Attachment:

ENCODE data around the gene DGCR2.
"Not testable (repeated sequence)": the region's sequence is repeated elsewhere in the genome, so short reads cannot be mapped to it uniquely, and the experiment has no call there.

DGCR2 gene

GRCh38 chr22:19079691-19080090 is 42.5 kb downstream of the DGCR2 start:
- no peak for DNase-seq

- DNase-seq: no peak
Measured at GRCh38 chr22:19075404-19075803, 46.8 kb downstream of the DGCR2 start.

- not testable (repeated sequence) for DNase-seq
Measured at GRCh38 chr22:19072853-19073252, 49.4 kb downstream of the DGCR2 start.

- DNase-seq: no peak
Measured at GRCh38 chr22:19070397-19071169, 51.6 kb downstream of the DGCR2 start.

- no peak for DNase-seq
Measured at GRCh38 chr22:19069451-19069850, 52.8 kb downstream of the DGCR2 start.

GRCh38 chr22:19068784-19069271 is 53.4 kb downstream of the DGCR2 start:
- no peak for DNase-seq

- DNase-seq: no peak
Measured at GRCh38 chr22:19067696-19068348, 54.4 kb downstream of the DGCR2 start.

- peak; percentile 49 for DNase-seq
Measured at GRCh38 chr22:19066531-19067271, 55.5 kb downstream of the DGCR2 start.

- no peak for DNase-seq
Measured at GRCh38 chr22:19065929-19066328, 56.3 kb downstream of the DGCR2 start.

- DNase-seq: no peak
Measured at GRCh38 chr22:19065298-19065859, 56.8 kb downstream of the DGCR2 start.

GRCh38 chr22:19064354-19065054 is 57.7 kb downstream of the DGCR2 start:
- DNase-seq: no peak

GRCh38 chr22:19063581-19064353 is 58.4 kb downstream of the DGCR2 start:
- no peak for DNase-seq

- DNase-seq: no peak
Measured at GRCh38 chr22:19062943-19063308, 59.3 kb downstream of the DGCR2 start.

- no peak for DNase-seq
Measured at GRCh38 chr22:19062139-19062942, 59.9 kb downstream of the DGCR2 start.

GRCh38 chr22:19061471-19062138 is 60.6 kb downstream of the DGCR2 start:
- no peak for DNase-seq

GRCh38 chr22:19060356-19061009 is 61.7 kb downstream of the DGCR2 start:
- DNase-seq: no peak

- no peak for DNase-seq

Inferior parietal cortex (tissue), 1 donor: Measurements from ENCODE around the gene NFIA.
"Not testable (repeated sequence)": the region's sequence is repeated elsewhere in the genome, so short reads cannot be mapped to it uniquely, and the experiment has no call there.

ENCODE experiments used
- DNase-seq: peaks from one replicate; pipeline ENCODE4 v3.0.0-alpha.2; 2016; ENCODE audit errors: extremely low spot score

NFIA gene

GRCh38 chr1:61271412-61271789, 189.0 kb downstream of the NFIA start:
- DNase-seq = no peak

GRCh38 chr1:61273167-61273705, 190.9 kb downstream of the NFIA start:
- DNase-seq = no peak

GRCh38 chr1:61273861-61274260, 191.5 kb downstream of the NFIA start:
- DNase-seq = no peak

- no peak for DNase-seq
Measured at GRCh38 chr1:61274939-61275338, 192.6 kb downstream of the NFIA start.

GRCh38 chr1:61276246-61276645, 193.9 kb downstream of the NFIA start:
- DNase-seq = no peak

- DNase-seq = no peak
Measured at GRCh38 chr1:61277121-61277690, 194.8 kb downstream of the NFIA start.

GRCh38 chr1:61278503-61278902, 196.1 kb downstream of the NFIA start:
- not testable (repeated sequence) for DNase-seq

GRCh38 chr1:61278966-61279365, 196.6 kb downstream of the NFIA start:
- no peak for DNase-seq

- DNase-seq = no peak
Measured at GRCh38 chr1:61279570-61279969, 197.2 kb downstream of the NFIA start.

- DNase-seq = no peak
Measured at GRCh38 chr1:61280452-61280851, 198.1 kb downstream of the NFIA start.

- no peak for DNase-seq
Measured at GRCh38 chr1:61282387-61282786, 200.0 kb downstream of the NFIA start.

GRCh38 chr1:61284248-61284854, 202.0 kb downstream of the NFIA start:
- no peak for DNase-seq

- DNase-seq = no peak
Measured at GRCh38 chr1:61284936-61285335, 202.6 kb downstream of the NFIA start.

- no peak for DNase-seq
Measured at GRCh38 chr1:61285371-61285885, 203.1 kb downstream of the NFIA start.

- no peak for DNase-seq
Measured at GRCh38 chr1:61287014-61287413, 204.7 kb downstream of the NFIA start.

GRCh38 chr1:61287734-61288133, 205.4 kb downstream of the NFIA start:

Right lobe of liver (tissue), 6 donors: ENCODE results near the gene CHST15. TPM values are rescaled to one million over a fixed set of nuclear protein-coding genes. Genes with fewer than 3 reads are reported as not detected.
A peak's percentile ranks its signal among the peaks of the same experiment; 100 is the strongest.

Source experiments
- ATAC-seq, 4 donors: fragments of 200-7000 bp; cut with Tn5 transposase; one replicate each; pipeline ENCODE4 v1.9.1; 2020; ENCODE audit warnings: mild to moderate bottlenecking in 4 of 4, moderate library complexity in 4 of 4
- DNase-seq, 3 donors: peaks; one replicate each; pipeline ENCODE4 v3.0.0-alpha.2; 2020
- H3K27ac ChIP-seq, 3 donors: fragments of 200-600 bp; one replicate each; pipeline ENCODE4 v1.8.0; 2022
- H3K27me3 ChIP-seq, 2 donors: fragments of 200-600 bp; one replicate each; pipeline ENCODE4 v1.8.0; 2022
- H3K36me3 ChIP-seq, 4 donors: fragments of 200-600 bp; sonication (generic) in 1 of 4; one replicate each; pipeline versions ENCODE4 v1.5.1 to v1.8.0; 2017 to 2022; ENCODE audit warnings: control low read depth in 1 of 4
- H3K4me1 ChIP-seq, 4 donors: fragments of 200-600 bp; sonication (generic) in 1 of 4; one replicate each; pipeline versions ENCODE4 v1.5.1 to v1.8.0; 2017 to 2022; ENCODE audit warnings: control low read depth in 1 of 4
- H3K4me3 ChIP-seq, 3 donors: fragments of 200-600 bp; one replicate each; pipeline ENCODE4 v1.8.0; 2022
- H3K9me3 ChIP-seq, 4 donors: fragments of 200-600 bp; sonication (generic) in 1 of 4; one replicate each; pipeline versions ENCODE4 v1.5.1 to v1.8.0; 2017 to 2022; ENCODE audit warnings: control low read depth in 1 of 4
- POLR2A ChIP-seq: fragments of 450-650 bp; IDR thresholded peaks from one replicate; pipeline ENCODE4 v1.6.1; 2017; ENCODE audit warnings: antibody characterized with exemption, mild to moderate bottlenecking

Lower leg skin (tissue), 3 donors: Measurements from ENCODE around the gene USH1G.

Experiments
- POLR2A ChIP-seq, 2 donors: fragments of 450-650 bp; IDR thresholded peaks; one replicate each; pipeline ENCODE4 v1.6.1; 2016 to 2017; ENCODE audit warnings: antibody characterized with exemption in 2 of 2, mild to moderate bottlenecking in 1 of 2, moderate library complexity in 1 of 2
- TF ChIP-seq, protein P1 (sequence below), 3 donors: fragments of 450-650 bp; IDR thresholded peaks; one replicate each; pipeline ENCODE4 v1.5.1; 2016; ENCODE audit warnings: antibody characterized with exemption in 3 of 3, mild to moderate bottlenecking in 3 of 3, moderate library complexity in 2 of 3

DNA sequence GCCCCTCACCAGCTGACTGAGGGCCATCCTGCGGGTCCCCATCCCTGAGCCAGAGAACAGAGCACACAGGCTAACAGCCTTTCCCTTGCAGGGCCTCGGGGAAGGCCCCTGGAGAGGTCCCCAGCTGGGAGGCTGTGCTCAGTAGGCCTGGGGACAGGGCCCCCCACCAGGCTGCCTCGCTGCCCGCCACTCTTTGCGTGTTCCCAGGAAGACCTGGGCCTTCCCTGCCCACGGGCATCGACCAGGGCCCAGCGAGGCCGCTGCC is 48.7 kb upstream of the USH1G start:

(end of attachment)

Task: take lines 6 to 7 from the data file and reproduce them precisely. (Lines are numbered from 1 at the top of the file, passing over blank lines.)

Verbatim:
- DNase-seq: no peak
Measured at GRCh38 chr22:19075404-19075803, 46.8 kb downstream of the DGCR2 start.